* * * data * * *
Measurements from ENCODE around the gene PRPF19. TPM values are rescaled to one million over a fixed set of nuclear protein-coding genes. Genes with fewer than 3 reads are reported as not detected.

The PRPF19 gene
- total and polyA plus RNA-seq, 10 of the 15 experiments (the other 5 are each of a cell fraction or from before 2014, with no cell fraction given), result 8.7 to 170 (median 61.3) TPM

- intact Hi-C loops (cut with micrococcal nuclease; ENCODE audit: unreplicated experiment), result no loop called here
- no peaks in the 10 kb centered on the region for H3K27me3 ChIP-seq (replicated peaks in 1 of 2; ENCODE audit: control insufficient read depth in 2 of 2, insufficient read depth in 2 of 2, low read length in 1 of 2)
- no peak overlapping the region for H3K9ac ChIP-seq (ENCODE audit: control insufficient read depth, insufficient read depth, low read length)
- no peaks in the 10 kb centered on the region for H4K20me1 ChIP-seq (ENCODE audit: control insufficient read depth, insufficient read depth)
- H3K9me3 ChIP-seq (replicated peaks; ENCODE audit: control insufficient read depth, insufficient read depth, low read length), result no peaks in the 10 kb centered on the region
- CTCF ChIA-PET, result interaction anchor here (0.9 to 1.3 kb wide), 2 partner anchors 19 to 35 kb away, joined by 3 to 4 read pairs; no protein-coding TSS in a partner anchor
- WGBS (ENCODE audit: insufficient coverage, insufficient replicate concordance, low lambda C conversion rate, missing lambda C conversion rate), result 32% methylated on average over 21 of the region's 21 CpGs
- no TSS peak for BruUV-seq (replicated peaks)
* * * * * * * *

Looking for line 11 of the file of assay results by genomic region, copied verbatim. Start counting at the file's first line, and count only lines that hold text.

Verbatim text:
- no TSS peak for BruUV-seq (replicated peaks)